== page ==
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Br J Nutr. 2011 Oct;106 Suppl 1:S93-6. doi: 10.1017/S0007114511000584.

Low-maintenance energy requirements of obese dogs after weight loss.

Author information

1
Department of Obesity and Endocrinology, Institute of Ageing and Chronic Disease, University of Liverpool, Leahurst Campus, Chester High Road, Neston, Wirral CH64 7TE, UK. ajgerman@liv.ac.uk

Abstract

Weight rebound after successful weight loss is a well-known phenomenon in humans and dogs, possibly due to the fact that energy restriction improves metabolic efficiency, reducing post-weight-loss maintenance energy requirements (MER). The aim of the present study was to estimate post-weight-loss MER in obese pet dogs that had successfully lost weight and did not subsequently rebound. A total of twenty-four obese dogs, successfully completing a weight management programme at the Royal Canin Weight Management Clinic, University of Liverpool (Wirral, UK), were included. In all dogs, a period of >14 d of stable weight ( < 1 % change) was identified post-weight loss, when food intake was constant and activity levels were stable (assessed via owners' diary records). Post-weight-loss MER was indirectly estimated by determining dietary energy consumption during this stable weight period. Multivariable linear regression was used to identify factors that were associated with post-weight-loss MER. The mean length of stable weight after weight loss was 54 (SD 34.1) d. During this time, MER was 285 (SD 54.8) kJ/kg(0.75) per d. The rate of prior weight loss and food intake during the weight-loss phase was positively associated with post-weight-loss MER, while the amount of lean tissue lost was negatively associated with post-weight-loss MER. MER are low after weight loss in obese pet dogs (typically only 10 % more than required during weight-loss MER), which has implications for what should constitute the optimal diet during this period. Preserving lean tissue during weight loss may maximise post-weight-loss MER and help prevent rebound.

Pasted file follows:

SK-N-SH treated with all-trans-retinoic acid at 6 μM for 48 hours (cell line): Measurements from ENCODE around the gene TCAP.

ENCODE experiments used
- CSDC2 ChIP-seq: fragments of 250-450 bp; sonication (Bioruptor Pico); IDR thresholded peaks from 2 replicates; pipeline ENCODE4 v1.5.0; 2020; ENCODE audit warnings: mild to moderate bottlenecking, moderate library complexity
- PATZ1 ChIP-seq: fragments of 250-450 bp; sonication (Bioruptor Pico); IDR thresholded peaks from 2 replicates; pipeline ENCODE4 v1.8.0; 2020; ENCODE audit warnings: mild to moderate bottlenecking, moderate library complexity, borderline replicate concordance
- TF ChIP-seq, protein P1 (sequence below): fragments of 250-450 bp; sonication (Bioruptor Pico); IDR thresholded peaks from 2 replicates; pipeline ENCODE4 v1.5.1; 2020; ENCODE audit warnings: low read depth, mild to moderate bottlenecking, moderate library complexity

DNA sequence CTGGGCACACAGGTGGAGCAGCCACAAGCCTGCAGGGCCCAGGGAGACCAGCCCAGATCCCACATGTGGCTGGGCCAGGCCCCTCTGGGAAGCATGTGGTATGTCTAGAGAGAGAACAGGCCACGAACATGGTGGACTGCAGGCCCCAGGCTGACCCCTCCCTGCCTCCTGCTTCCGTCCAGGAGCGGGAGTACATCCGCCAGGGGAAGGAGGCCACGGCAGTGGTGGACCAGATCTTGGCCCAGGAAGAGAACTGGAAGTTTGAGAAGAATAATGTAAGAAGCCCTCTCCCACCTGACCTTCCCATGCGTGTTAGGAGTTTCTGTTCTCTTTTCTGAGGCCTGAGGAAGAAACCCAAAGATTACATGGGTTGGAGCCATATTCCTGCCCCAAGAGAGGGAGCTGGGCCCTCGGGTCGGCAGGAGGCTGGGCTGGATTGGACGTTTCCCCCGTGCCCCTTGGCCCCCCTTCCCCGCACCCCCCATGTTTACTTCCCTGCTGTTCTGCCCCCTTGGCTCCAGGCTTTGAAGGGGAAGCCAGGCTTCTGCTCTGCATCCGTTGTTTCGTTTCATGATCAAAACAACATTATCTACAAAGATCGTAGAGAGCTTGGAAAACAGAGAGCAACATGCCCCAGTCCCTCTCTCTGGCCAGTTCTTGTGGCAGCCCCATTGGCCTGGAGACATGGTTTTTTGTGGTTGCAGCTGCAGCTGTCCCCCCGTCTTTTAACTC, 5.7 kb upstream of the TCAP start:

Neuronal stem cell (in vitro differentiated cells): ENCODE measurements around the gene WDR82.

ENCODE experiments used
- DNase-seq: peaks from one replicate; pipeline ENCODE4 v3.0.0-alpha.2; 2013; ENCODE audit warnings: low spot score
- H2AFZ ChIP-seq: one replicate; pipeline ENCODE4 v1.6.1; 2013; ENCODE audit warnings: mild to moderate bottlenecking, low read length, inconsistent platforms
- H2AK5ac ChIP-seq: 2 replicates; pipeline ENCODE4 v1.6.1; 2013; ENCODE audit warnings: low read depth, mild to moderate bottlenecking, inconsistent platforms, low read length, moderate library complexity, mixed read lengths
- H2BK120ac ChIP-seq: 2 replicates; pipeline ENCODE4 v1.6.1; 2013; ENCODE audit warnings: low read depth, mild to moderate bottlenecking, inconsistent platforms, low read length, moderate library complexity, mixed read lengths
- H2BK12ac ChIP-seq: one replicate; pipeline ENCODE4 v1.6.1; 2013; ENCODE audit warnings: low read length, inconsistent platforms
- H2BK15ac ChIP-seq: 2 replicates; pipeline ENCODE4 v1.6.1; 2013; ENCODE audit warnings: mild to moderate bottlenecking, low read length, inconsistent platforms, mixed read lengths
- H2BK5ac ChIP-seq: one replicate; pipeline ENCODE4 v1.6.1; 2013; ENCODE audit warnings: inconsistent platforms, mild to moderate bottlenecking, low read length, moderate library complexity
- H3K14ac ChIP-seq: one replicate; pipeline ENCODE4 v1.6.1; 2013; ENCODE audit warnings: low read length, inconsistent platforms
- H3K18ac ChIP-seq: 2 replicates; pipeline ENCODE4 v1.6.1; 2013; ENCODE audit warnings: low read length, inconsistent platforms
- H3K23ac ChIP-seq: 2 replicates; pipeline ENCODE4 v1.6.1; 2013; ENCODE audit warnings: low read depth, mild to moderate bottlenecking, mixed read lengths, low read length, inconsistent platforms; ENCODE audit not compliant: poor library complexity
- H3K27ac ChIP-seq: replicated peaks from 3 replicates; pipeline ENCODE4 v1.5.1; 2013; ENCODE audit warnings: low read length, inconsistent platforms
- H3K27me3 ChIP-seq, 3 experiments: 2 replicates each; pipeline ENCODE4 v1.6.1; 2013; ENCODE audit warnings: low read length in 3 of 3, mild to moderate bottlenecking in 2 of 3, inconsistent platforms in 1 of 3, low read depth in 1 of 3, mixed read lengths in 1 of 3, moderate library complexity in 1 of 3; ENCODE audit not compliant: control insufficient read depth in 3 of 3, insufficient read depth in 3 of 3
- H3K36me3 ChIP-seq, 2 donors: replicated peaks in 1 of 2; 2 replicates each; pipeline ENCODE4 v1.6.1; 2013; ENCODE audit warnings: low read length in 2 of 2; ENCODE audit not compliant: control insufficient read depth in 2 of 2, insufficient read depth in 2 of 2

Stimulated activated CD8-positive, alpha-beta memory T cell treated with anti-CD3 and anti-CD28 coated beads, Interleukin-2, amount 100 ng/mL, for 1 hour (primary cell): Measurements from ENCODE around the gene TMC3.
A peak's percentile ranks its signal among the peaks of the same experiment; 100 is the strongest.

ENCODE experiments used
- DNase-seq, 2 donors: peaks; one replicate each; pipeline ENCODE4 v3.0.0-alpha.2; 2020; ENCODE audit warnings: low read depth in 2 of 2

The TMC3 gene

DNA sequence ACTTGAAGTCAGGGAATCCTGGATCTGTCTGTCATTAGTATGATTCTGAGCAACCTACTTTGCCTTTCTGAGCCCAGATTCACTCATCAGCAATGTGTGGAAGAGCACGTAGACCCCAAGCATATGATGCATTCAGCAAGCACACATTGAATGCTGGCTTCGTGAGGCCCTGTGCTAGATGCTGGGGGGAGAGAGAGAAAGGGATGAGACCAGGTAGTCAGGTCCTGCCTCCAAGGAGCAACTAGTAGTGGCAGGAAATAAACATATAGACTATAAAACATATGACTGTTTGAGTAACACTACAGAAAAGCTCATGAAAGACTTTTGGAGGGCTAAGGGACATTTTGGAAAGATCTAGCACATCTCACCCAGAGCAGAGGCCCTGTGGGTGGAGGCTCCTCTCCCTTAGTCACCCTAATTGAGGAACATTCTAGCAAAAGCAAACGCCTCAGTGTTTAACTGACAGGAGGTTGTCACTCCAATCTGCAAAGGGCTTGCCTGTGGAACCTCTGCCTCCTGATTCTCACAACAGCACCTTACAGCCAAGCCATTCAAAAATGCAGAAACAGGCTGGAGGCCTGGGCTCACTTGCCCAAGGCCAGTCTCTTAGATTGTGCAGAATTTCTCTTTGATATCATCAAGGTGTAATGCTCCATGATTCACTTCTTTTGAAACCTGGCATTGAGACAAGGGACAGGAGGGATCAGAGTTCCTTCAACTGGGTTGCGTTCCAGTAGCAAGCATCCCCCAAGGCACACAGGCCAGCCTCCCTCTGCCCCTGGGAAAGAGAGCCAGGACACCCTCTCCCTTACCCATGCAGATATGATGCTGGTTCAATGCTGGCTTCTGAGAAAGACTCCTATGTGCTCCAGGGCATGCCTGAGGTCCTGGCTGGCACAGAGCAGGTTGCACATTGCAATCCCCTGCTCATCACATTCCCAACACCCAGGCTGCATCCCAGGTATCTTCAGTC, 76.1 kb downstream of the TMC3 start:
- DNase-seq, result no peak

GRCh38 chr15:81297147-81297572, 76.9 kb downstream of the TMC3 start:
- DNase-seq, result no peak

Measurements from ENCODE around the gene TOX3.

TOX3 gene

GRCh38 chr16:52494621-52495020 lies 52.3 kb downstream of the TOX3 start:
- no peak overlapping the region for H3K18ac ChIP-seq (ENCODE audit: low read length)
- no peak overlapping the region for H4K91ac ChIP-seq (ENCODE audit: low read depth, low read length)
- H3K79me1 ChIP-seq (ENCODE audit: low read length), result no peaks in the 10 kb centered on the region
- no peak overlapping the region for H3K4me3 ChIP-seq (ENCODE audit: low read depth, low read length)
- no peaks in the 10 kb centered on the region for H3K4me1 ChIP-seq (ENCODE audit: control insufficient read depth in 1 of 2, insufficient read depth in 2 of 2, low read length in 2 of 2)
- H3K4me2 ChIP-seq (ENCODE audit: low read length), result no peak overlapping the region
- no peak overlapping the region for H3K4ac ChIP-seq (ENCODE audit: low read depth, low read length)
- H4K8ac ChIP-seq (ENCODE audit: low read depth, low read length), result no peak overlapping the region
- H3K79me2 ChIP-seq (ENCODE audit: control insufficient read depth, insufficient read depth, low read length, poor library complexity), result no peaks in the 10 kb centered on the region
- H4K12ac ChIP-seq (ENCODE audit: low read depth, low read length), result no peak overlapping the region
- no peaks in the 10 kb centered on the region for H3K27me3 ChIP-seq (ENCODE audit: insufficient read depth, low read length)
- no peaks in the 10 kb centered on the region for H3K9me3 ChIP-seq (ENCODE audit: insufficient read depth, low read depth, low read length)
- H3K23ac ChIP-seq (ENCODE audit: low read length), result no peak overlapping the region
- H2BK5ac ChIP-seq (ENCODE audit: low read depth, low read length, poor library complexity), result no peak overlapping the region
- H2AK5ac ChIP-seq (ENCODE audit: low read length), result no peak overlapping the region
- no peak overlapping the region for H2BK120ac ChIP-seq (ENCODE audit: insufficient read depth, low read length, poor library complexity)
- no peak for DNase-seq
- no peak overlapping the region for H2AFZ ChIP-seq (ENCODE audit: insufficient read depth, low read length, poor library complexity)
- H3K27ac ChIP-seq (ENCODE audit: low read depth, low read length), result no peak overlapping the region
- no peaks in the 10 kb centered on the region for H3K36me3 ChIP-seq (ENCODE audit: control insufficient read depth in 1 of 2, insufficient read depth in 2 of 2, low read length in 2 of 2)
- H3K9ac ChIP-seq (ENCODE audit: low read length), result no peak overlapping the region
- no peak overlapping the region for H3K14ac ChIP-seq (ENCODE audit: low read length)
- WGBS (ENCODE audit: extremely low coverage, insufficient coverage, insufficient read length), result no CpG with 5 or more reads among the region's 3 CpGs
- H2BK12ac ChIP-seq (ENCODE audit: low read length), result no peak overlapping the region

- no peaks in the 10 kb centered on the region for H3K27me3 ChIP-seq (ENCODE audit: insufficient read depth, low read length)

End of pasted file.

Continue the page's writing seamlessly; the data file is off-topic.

PMID:
22005443
DOI:
10.1017/S0007114511000584
[Indexed for MEDLINE]

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